An Unexpected Upside to the CPLP

Friday, September 13, 2019

In 2007, my manager carved out time for our small L&D team to begin preparing for the Certified Professional in Learning and Performance (CPLP) credential. I had not heard of the credential, but she knew the value it could bring to our team. My colleagues and I enjoyed gathering one Friday each month to walk through the study guide. As we studied, we shared how the content related to our everyday tasks in the training rooms and to our instructional design. Our manager supported our efforts, provided financial assistance for the cost of the exam, and made our attendance possible at that year’s ATD International Conference & Exposition in San Diego.

We were well on our way to preparing for the knowledge portion of the test when the 2008 financial downturn hit our nonprofit. My position was eliminated. Without skipping a beat, I took advantage of the strength of the local ATD chapter to continue my preparations for the credential. Back then, the CPLP Prep Cohort met one Saturday morning each month at a local library. While searching for a new job, I had an advantage other job seekers did not—I could market myself as a candidate for the credential on my résumé. Even before I earned the credential, my studies helped me interview better and land a job in a tight job market.

In my next position, I applied the knowledge I gained preparing for the CPLP certification. I led workgroups to improve business processes using root cause analysis techniques. I regularly used the principles of instructional design to help manage the scope and flow of the trainings I produced. My instructional design process helped me manage subject matter expert meetings and identify which knowledge related to the training-at-hand and which to provide as an additional resource. I learned to think broadly and ensure my projects had the greatest chance of success by gaining stakeholder support at inception, during the project, and post-implementation. I applied rapid instructional design techniques to help produce software training while the product was still being developed. These are all topics I studied as a part of my credential.


Pursuing and holding this credential helped me to establish my professional network, including a group of professionals I have continued to meet with and follow over the years. Initially, I served on the board of my local ATD chapter. I also paid it forward by delivering training to new CPLP candidates. In 2016, I was honored to select our ATD chapter’s Leader in Learning as a panel judge. It gave me a front row seat to the amazing talent development efforts in my community. Currently, attending the Special Interest Groups (SIG) meetings keeps me at the top of my game and helps me maintain my credential.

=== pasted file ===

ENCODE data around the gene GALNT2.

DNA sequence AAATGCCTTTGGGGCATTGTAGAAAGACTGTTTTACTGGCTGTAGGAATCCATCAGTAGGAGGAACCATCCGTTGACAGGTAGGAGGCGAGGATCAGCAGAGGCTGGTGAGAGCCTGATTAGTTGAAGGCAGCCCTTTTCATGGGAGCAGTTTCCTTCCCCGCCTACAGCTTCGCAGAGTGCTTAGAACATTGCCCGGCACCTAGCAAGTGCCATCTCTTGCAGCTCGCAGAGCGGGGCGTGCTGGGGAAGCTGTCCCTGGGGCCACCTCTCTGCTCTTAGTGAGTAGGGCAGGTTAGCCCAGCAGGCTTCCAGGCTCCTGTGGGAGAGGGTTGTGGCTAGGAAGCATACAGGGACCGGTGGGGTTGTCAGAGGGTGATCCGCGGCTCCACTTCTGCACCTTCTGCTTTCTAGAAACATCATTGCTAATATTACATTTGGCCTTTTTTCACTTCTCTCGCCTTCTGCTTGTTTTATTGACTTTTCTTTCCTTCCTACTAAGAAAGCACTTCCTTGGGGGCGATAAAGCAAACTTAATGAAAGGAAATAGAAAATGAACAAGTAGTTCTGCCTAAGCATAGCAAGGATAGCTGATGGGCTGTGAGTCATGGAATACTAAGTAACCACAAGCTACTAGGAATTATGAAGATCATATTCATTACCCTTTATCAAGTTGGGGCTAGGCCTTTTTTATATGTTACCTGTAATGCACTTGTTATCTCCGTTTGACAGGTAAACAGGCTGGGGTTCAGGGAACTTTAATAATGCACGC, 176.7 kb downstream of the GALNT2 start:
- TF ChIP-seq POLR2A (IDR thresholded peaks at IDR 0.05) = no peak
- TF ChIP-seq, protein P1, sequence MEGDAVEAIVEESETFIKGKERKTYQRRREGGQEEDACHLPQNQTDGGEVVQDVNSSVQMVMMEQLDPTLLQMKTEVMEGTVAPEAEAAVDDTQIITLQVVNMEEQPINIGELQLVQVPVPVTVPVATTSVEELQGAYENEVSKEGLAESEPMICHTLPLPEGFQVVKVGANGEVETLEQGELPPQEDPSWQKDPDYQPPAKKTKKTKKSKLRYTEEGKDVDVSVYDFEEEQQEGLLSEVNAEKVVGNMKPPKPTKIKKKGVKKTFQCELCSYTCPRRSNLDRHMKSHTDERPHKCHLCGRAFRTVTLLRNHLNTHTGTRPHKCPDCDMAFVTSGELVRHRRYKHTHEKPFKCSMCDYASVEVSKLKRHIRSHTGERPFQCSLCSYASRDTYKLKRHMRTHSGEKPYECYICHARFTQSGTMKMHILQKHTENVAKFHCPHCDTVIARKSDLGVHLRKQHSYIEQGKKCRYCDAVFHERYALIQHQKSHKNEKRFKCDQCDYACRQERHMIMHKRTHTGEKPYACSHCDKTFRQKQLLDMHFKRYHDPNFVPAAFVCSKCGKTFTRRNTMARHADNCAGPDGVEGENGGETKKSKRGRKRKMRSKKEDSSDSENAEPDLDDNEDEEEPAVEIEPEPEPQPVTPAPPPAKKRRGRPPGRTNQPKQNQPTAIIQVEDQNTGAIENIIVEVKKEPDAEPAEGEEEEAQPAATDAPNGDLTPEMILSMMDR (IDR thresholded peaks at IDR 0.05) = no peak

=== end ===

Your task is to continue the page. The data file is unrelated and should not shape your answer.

People have asked me along the way about the CPLP certification and what it means. I believe it means different things depending on where you are in your L&D career. At the beginning, it helps a newer person understand the broad framework of how we affect talent in the workplace. I find as my career matures, my continuing education reinvigorates me and helps me frame familiar L&D project challenges in new ways. As I embark on my third recertification cycle, I know it will continue to pay dividends in new ways. Throughout my time as a CPLP candidate and as a credential holder, the CPLP has provided me a community of practice of which I am proud to be a part.

About the Author

Jennifer Caruso, CPLP, most recently led a team to redesign the supervisor basic skills training program for Access and Eligibility Services (AES) for the State of Texas Health and Human Services Commission (HHSC).

She has more than 10 years’ experience in instructional design and curriculum development. Prior to joining HHSC, she ensured training compliance with government regulations in a financial services setting. Her experience also includes nonprofit work. For example, at the American Cancer Society she trained staff to connect clients with services and support.

She has earned a Certified Professional in Learning and Performance (CPLP®) credential and obtained her Master’s in Education from the University of Massachusetts.

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